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My freshman year here at Central, I remember sitting in a circle during gym class for one of my biweekly Peer Leadership sessions. One of the peer leaders handed out notecards to each of us and asked us to write down some of the stereotypes people have about Hinsdale Central. Unsurprisingly, everybody wrote the same three things: rich, white, and preppy. The peer leader then went on to describe why those stereotypes weren’t entirely true, even though she knew very well herself that they were.
I’m not saying that every Hinsdale Central student’s parents make over $500,000 a year, live in a house worth millions, and own an equally expensive lake home in Wisconsin. Of course, that would be a gross hyperbole. I’m a testament to the fact that you don’t need to be the child of a doctor or a lawyer or a CEO to go to this school. But what has continuously mystified me is the seemingly overwhelming desire to downplay the role wealth plays at Hinsdale Central.
“Hype Central” is a prime example of that role. From the Ferrari to the lavish mansion worth more than I’ll probably make in a lifetime, it’s obvious that being rich is something a good number of people at our school take pride in. They’re not ashamed of their wealth. In fact, in September, the Devils’ Advocate website uploaded a video entitled “How you know you go to Hinsdale Central.” Among the student responses were “I drive a Jeep,” shop at “Vineyard Vines,” and wear “Patagonia.”
So, if wealth is so prevalent here, why do we continue to act like it doesn’t define us? We say that Hinsdale Central is more than a rich school, that the kids here have the brains and the character, and that we should try to focus on those things instead of the money. And, you know what? There are smart kids here. There are great kids here. I’ve met my fair share of insightful classmates that have made me question my views and dig deeper into opposing arguments. But, the flip side of that still exists in videos like “Hype Central.”
Devils’ Advocate‘s magazine published an op-ed in its November 2016 issue discussing the role wealth plays in school hype videos.
Last year, an op-ed in the Devils’ Advocate magazine described similar hype videos as “cocky, self absorbed and affluent-oriented.” I wouldn’t change anything about that characterization. What I would change is the conclusion. The op-ed previously mentioned went on to justify the existence of hype videos by pointing out the decades-old rivalry between LT and Central and the equally obnoxious attacks from LT. It concluded by advising readers not “to take them so seriously.” I’m not inclined to believe that the hype videos are all in good fun. I’m also not inclined to believe that Red Devils “maintain more than enough character and sportsmanship to justify our simple jokes” after watching “Hype Central.”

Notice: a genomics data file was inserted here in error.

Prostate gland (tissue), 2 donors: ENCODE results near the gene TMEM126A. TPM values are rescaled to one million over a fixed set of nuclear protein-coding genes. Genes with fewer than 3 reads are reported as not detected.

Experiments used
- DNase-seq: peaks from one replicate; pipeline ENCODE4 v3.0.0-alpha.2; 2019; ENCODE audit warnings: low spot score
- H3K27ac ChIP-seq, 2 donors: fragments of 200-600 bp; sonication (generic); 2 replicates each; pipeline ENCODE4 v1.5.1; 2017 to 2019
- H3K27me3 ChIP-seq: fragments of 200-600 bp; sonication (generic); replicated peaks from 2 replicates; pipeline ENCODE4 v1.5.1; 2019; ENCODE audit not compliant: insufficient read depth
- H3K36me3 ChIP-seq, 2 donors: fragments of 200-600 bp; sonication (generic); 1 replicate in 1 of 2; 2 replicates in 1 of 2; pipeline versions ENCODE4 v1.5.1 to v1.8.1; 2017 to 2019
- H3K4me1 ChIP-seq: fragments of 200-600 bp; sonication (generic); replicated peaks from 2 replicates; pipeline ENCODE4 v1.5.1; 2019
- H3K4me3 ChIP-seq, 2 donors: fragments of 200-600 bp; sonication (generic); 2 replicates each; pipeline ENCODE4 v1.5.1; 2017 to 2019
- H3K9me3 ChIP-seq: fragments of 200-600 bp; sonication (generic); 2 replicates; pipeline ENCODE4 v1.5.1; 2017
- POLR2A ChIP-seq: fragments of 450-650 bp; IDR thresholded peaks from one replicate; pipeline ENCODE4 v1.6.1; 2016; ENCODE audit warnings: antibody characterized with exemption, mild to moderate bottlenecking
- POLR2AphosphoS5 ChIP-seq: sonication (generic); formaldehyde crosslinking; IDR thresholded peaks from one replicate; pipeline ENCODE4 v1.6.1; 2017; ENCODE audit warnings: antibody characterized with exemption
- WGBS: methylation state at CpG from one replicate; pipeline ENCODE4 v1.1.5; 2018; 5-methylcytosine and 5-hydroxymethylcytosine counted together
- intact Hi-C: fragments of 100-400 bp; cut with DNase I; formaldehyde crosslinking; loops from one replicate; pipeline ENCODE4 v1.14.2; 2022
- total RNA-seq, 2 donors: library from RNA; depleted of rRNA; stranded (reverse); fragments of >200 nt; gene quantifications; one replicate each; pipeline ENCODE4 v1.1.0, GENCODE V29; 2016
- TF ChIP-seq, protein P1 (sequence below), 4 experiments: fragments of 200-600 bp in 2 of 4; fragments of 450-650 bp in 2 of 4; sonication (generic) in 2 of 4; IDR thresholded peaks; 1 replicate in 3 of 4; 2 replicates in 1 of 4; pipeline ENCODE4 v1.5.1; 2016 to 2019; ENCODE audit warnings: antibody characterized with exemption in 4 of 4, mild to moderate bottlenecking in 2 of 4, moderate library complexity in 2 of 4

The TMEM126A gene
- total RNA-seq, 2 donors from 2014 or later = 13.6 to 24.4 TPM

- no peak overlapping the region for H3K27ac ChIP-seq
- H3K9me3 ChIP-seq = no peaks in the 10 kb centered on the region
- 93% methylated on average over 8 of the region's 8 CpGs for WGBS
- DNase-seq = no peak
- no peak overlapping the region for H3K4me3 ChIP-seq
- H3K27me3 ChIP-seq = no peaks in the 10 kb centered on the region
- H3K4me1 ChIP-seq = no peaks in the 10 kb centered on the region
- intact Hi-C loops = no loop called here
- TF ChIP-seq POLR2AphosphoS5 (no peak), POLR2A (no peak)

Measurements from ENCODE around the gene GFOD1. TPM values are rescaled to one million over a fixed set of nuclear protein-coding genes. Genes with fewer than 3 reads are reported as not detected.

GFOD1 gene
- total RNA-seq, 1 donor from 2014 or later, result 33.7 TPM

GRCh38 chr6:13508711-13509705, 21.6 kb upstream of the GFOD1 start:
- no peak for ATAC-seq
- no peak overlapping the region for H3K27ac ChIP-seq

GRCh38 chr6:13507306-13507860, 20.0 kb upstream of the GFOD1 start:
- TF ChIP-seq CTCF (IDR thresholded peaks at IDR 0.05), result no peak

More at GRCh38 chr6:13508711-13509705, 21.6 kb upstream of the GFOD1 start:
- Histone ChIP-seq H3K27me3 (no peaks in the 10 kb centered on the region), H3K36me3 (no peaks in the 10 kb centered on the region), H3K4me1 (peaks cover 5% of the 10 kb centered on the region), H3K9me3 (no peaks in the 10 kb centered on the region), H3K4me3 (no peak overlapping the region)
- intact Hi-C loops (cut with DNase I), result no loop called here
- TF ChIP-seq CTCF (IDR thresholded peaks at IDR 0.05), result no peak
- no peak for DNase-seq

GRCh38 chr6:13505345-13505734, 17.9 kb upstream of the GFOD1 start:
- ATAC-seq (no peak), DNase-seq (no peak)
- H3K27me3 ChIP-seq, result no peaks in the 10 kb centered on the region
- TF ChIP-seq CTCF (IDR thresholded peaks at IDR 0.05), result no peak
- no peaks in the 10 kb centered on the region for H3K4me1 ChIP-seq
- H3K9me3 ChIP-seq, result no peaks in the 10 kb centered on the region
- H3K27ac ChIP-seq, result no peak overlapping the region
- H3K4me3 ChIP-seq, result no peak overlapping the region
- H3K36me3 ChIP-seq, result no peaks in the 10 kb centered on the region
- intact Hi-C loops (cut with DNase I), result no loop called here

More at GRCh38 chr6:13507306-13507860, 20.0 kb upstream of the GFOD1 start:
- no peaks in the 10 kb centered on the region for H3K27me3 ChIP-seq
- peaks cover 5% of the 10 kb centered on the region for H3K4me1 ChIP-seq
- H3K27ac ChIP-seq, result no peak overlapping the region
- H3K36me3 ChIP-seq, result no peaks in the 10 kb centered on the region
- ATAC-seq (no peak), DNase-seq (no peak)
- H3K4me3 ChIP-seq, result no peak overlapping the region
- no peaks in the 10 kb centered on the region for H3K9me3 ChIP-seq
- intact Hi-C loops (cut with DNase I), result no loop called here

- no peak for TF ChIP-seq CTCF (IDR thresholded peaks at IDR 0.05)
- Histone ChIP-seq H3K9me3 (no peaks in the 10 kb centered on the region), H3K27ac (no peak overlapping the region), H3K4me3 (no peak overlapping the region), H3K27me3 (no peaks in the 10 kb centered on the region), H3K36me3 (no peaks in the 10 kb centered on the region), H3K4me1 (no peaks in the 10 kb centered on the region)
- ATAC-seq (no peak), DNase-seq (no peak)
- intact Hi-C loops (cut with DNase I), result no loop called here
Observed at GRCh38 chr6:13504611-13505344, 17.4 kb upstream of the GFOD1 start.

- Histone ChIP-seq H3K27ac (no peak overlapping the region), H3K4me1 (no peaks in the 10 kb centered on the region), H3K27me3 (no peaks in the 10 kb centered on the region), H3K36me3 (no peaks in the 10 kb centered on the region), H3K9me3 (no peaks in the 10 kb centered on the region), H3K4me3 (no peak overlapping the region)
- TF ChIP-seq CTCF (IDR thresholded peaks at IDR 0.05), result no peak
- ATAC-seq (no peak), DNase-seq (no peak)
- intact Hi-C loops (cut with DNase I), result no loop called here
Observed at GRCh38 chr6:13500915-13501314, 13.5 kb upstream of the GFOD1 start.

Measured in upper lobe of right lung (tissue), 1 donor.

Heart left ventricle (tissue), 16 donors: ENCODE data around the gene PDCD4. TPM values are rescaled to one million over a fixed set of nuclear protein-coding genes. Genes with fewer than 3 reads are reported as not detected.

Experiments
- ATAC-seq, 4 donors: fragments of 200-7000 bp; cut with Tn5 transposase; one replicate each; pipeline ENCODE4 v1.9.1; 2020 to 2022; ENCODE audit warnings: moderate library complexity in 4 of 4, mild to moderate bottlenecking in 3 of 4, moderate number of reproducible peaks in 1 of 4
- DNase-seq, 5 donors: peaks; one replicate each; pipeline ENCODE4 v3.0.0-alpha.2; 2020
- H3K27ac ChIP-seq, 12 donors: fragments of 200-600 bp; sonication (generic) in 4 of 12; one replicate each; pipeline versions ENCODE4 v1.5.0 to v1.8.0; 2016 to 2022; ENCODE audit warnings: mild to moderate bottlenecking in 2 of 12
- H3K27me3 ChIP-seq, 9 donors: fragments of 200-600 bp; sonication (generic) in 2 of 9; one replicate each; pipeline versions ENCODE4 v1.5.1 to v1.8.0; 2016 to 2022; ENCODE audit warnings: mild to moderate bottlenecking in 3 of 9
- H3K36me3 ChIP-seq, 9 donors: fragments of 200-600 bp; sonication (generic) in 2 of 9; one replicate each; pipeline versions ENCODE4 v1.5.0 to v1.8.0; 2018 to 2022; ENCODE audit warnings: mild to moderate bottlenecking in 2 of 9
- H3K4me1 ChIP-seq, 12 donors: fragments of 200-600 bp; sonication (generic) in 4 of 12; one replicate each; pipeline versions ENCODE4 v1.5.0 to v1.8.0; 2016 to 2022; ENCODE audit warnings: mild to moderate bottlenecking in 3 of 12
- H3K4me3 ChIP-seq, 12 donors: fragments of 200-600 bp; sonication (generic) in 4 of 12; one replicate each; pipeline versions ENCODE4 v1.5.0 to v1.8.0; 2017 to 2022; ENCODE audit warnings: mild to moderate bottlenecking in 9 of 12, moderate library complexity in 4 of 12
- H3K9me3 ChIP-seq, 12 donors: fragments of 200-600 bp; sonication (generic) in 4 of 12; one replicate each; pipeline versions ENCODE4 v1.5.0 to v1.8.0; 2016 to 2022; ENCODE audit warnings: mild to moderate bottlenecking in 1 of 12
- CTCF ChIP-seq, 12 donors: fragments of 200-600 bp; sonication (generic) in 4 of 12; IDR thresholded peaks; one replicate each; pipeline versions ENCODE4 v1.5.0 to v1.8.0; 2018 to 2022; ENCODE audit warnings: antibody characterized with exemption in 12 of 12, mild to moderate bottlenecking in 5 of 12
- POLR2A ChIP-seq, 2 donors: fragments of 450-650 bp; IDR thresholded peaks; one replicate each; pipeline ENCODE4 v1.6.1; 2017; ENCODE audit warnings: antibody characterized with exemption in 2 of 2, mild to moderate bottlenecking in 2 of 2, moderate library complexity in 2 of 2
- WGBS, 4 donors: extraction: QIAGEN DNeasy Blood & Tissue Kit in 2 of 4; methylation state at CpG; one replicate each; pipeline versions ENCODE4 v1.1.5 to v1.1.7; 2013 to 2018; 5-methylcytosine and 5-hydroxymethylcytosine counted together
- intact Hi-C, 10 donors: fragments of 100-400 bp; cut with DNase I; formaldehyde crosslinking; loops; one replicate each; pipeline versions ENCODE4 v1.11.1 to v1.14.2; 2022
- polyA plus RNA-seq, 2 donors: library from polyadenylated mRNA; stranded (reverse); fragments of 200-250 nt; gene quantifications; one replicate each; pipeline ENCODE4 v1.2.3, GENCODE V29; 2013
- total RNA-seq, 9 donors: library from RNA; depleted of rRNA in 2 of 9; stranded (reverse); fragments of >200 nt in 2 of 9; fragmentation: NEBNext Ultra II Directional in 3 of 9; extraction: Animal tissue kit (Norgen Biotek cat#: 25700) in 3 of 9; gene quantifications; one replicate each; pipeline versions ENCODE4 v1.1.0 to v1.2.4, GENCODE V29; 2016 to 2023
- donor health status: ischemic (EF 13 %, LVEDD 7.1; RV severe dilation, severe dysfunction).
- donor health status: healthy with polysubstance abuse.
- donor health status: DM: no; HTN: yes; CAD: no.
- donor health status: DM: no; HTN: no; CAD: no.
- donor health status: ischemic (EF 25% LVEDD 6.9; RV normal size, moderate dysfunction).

Our hype videos are the opposite of “simple jokes.” They’re a reflection of the culture at our school—a culture that has alienated a significant part of the student body, including me. A discussion in my English class recently prompted me to write this response. What I noticed was that it wasn’t just me who abhorred the whole “we’re rich so we’re better” spiel. A classmate of mine mentioned his surprise when he first came to Central, because people spoke freely about going to their lake homes in Wisconsin, Indiana, or Michigan like everybody had one. I can name countless more examples of how people flaunt their wealth here, whether knowingly or not. I still remember the kid who thought it would be funny to snap a picture of his Tesla while driving, like it wasn’t dangerous or anything. I remember the tailgate debacle, and I’m sure everybody else remembers how the senior class raised over $2,000 in less than three hours just to hire a DJ for tailgate.
I think certain people ought to remember that their wealth is a result of their parents’ work. Congratulations on being born to the right people in the right place at the right time. I’m not sure bragging about being handed the right cards really says much if anything at all.